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Consider following hierarchy:

class Interface {
public:
    virtual void foo() = 0;
};

class SubInterface: public Interface {
public:
    virtual void bar() = 0;
};

class Base: public Interface {
public:
    void foo() {};
};

class Impl: public SubInterface, public Base {
public:
    void bar() {};
};
  • There are several sub interfaces which offer other methods in addition to foo().
  • There can be several implementing classes to a sub interface.
  • foo() is always implemented the same way.

Here is an example which simulates how these classes would be used:

int main() {
    SubInterface* view1 = new Impl(); // Error! Interface::foo() is pure virtual within Impl
    view1->foo();
    view1->bar();
    Interface* view2 = view1;
    view2->foo();
}

Why can't the compiler see that Interface::foo() is implemented in Base which Impl inherits from?

I figured that I could implement foo() in Impl explicitly and delegate the call to Base like this:

class Impl: public SubInterface, public Base {
public:
    void foo() {
        Base::foo();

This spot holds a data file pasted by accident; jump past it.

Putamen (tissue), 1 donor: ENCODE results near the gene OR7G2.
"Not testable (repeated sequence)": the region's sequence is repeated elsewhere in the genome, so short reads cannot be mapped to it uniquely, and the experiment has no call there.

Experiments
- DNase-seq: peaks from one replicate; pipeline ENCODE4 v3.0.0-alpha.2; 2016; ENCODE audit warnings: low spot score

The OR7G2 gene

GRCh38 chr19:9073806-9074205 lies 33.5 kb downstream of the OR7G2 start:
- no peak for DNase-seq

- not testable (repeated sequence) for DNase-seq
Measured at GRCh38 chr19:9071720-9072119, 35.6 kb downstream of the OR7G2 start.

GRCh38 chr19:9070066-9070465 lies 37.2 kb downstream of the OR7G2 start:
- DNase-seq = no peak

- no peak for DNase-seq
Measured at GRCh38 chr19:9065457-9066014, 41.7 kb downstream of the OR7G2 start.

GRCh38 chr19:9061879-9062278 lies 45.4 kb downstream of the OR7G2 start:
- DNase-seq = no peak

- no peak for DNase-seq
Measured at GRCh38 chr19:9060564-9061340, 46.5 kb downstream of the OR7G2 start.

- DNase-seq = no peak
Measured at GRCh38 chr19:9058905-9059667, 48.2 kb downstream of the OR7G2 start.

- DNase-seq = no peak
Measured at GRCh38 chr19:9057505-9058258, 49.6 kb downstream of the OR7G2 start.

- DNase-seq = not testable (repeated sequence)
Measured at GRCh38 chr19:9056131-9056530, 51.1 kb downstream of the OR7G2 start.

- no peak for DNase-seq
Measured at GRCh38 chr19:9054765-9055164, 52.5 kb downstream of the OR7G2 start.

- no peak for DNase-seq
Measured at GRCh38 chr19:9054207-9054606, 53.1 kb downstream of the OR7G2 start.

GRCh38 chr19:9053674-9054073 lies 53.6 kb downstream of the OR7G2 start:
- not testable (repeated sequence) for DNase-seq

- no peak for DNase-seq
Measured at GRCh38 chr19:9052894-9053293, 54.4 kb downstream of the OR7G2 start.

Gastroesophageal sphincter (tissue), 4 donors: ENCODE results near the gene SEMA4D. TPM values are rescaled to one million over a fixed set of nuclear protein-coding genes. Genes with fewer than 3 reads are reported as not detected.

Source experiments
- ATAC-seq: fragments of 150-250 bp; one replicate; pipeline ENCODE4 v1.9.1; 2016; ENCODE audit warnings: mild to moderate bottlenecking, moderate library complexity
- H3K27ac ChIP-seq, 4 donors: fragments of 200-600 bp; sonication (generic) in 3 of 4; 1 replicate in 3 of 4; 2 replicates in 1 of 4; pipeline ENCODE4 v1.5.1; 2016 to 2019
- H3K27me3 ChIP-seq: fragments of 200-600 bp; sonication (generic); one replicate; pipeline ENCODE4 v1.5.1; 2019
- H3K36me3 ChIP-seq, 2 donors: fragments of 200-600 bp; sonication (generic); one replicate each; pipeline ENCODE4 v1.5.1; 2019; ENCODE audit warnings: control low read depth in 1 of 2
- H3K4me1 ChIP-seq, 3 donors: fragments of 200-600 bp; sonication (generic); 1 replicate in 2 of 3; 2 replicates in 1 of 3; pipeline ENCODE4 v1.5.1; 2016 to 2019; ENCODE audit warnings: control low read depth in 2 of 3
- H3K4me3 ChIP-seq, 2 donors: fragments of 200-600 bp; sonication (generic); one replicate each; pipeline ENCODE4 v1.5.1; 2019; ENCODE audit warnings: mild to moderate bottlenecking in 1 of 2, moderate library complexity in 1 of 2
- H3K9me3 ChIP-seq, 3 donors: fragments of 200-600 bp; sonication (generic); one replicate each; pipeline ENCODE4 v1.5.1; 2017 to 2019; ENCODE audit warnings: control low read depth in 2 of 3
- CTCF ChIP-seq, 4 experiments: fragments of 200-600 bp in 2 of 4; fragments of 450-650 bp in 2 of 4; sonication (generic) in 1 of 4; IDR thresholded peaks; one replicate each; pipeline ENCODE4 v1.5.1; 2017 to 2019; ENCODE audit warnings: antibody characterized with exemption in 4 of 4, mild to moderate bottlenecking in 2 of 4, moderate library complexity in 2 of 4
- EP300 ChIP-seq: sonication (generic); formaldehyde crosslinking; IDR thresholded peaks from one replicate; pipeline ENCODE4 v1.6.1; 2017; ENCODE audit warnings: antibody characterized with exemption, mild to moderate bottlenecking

}
    void bar() {};
};

However, I would have to do that for all classes which implement a sub interface, so this way isn't exactly ideal. Is there a better solution?

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Oh, I really wish this was possible. –  Travis Gockel Feb 17 '13 at 1:36
    
@Travis: what do you mean? Of course it's possible... –  eladidan Feb 17 '13 at 1:50
    
@eladidan: It is possible if he can add virtual inheritance to Base and SubInterface...I suppose it isn't clear in the question :-) –  Travis Gockel Feb 17 '13 at 6:37

2 Answers 2

up vote 5 down vote accepted

SubInterface and Base should inherit virtually from Interface otherwise you are creating ambiguity in form of the dreaded diamond Basically, what happens is that Impl contains two 'instances' of Interface.

share|improve this answer
    
Ah. I had read about the virtual inheritance when trying to solve this but I screwed up by making Impl inherit Interface virtually. Thanks. My fancy IDE still thinks that Impl is abstract but it works in gcc. –  user2079303 Feb 17 '13 at 10:18
    
Actually, it's virtual inheritance that creates a diamond. Without virtual inheritance you get a tree. –  Pete Becker Feb 17 '13 at 13:35

Here is why - follow the diagram:

enter image description here

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